How the Year 1986 Changed Comic Books Forever - Nerdist
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How the Year 1986 Changed Comic Books Forever

Each medium has experienced its seminal year in which everything came together in a perfect storm. Film had 1939. For pop music, scholars often cite 1969 and 1984. And for comic books, especially superhero comics, the year that changed everything: 1986. In many ways, 1986 ranks as important a year to the medium as 1938—the year that launched Superman in Action Comics.

Not only did the comics of 35 years ago change the game, they currently serve as inspiration for much of the comics-based media we all currently love. This single year transformed an entire industry. Here are just ten examples of how 1986 changed things for comic books forever. We’ll start with that year’s two biggest megaton bombs—both from DC Comics.

Watchmen and The Dark Knight Returns
First issue covers for both The Dark Knight Returns and Watchmen, two of the most important comics ever made.

DC Comics

Let’s get this double-whammy out of the way. 1986 saw the release of Alan Moore and Dave Gibbons’ Watchmen, and Frank Miller’s Batman: The Dark Knight Returns. So much has been said about both of these comics already. Although much about them is different, each is a deconstruction of the superhero concept; and each elevated the medium to new levels of respectability.

Yes, their success has sown definite downsides. Too many creators take the wrong lessons from their popularity, veering “dark and edgy” for the sake of it. But this aside, both of these remain towering achievements in comic book storytelling. And they stand the test of time. If you love comics and you haven’t read them yet, you probably should.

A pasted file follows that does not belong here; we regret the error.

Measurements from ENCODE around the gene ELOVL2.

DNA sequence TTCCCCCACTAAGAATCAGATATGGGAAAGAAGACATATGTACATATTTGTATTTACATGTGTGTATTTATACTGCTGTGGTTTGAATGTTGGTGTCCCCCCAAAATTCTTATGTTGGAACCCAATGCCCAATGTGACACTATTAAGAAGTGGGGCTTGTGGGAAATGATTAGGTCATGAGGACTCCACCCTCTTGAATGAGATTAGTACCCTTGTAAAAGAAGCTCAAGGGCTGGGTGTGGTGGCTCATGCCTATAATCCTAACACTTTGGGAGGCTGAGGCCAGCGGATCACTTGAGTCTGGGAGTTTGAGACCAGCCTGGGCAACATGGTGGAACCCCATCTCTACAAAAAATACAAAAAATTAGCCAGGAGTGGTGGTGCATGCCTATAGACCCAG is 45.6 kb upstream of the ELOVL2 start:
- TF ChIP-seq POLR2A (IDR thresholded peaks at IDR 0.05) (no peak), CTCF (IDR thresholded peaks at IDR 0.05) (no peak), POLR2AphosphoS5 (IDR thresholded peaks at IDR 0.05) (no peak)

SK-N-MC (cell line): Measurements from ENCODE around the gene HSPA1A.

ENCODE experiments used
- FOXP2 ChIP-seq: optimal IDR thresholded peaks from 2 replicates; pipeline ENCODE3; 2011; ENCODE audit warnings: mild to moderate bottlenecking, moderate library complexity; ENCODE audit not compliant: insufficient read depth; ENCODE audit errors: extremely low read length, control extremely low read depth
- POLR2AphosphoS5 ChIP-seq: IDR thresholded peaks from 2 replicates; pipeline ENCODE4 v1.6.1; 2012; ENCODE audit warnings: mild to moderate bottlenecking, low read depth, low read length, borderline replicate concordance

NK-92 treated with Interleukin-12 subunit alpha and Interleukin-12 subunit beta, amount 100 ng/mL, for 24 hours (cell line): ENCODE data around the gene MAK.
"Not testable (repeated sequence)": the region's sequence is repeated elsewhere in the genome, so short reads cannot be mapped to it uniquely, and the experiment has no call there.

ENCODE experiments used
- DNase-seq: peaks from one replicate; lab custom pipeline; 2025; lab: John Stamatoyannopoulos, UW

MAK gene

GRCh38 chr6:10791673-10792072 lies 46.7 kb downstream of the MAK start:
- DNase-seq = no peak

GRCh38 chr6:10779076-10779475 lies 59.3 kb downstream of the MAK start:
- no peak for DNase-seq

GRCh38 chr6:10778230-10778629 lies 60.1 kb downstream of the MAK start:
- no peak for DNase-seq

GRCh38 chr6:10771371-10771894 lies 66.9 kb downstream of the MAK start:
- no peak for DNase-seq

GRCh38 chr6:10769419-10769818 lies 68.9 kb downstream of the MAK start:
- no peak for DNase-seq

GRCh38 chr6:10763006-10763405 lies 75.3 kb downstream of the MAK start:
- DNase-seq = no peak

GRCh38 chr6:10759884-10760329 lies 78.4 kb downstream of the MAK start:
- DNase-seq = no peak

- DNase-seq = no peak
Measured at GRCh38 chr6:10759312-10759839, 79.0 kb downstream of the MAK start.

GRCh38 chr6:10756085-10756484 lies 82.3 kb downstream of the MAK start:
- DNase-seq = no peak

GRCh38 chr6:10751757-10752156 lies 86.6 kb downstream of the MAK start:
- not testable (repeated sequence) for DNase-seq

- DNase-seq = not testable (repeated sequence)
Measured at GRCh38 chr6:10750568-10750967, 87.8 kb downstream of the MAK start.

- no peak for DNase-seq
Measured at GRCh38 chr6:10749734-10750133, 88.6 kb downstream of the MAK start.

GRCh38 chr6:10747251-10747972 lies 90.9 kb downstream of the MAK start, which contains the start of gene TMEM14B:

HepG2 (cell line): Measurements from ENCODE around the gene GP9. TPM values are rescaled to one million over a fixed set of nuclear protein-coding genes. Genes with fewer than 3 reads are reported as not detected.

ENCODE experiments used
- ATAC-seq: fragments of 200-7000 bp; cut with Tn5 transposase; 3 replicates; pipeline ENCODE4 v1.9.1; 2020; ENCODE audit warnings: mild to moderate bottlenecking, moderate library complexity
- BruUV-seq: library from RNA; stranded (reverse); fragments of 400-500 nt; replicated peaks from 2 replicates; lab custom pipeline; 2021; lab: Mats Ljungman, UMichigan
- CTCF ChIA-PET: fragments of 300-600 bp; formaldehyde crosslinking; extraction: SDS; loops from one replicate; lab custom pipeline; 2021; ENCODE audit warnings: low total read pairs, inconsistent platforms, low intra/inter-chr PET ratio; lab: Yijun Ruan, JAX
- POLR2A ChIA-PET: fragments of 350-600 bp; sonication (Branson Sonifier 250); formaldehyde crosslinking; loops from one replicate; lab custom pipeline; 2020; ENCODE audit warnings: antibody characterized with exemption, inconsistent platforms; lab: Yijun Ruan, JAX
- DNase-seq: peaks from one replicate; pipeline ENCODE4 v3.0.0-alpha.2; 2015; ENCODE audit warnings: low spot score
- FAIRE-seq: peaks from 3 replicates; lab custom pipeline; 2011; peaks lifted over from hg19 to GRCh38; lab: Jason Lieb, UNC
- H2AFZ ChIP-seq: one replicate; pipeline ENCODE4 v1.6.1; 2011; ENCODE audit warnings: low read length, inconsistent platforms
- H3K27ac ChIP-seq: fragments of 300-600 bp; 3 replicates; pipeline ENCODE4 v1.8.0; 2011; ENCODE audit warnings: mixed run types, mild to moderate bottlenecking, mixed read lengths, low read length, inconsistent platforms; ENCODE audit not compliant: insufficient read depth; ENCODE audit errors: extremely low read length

The X-Men Became a Franchise
With the addition of X-Factor, and a big mega crossover, the X-Men become comics' biggest franchise.

Marvel Comics

By 1980, Uncanny X-Men’sDark Phoenix Saga” propelled the team to the top of the comic book sales charts. They even became successful enough to get a spin-off book in 1982: New Mutants. One spin-off wasn’t all that unusual, even back then. But in 1986, Marvel Comics launched X-Factor, which reunited the original five X-Men as a new team. With three mutant books on the stands, X-Men became comics’ first real franchise.

The X-Men family of titles became an industry juggernaut, no pun intended. So Marvel had the idea of crossing all of the series over in one big event in 1986. They called it “The Mutant Massacre,” and it turned out a huge sales success. It started the tradition of the annual summer crossovers within both Marvel and DC Comics’ biggest titles. This tradition continues on to the present day, with events like the recent “X of Swords.”